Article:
The “pensions crisis” is caused not by longer lifespans, but by the sharpening of the drive for profit through increased global capitalist competition in the last thirty years or so. Pensions are deferred wages; retirement is deferred time off — and capital is thirsty to reduce time off and squeeze wages.
The other factor in the “pensions crisis” is the increased role of high finance within capitalism. The steady rise of ever-larger pension funds has been a major motor in the reshaping of global capitalism over the last twenty or so years.
Larger and larger flows of cash circulate around the stock markets and the foreign exchange markets. The system becomes more and more finance-centred, more and more geared to short-term profits, dividend payouts, and share prices above all else.
Privatisation and the cutting of top tax rates are part of the same development. There are huge vested interests tied up in it, making huge profits from the commissions, fees, bonuses, and speculative gains they siphon out of the “casino economy”.
The UK’s pension fund bosses control around £1000 billion. By 1996 pension funds held 27.8% of all shares in Britain. Insurance funds (which are often pension money used to buy an annuity) held 21.9%.
Almost all new pension schemes are “defined-contribution”. Workers have to pay in just the same. Employers pay in much less. The pension workers get at the end is not guaranteed, but depends on the fortunes of the stock market. In other words, the workers bear the risk, not the bosses.
Employers often used to contribute 12–16% of salary to the old Defined Benefit schemes but usually opt for only three to six per cent for today’s Defined Contribution schemes. It is a wage cut by another name.
Meanwhile the basic state pension has been progressively run down so that today, at £82.05 per week, it is only 15% of average earnings. On present trends it will be down to 10% of average earnings by 2020.
The New Labour government’s effort to patch up the scandal, the means-tested Pension Credit, sets a floor income of £109.45 for pensions, about 20% of average earnings. Even the end-of-welfare USA has a basic state pension at 25% of average earnings. Many pensioners do not get the means-tested benefits they are entitled to.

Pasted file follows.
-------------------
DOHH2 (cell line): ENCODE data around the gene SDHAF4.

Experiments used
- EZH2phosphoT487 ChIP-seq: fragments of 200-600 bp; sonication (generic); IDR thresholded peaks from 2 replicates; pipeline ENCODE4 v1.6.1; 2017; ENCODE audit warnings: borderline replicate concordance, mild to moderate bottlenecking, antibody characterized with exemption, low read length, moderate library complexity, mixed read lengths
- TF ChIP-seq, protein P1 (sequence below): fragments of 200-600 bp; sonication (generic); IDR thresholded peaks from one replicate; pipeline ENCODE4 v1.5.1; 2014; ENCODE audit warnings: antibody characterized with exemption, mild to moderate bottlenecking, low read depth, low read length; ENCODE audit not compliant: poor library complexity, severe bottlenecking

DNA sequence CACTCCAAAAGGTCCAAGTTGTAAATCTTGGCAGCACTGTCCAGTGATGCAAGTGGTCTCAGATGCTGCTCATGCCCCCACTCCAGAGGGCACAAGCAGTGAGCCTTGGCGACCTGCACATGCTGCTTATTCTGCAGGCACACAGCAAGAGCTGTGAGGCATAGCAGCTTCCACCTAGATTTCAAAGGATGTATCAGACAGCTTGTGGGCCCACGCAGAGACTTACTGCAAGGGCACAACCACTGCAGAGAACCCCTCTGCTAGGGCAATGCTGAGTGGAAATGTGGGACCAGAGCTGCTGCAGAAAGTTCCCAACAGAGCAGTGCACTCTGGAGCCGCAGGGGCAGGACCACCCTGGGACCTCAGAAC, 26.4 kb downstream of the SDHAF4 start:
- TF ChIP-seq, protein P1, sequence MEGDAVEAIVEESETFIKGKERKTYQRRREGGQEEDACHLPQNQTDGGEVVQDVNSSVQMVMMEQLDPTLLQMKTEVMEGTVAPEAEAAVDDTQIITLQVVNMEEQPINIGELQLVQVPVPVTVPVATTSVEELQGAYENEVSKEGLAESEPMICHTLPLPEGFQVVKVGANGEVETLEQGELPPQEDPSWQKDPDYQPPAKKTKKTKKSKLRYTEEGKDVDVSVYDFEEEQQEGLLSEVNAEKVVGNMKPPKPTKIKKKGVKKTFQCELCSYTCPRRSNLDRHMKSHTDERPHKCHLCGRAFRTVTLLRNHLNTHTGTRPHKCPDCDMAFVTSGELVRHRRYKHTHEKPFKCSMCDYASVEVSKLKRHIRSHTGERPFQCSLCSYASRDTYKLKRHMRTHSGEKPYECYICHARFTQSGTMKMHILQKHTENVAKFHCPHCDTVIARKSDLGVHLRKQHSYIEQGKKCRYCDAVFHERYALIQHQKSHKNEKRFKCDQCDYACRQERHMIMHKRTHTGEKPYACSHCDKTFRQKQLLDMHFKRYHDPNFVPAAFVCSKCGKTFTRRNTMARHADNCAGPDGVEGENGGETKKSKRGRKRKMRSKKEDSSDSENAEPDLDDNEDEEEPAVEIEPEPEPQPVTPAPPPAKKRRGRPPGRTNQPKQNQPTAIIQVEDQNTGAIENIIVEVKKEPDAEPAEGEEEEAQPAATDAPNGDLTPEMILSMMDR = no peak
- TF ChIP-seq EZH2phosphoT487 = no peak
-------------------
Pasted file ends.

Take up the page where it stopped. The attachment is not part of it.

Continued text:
Turner sees it as a problem that on current trends, more and more pensioners will be paupers, and more and more will depend on means-tested benefits. He proposes to patch things up by three proposals:
1. Raising the state pension age gradually to 69.
2. Re-linking the basic state pension to average earnings, so that it will rise more rapidly in future; and making part of it a universal “citizens’ pension”, paid out to everyone rather than being conditional (as the current basic state pension is) on National Insurance contributions.
3. Introducing a near-universal contributory pension scheme. Unless you opt out, you will pay five per cent of your wages into a pension fund (of your choice), and your employer will have to pay three per cent.
With these three policies, Turner argues, Britain can avoid an explosion of mass pensioner pauperism without any need to tax the rich or restrain the orgies of high finance.
Among mainstream politicians, the debate is about whether Turner is too socialistic. The “pensions industry” doesn’t like the idea of a near-universal government-administered pensions scheme which could reduce its income. Gordon Brown doesn’t like the idea of halting the relative decline of the basic state pension.
But for the working class, the answer on pensions is the same as on wages and work-hours generally: fight to break the monopoly of the wealthy few on society’s riches!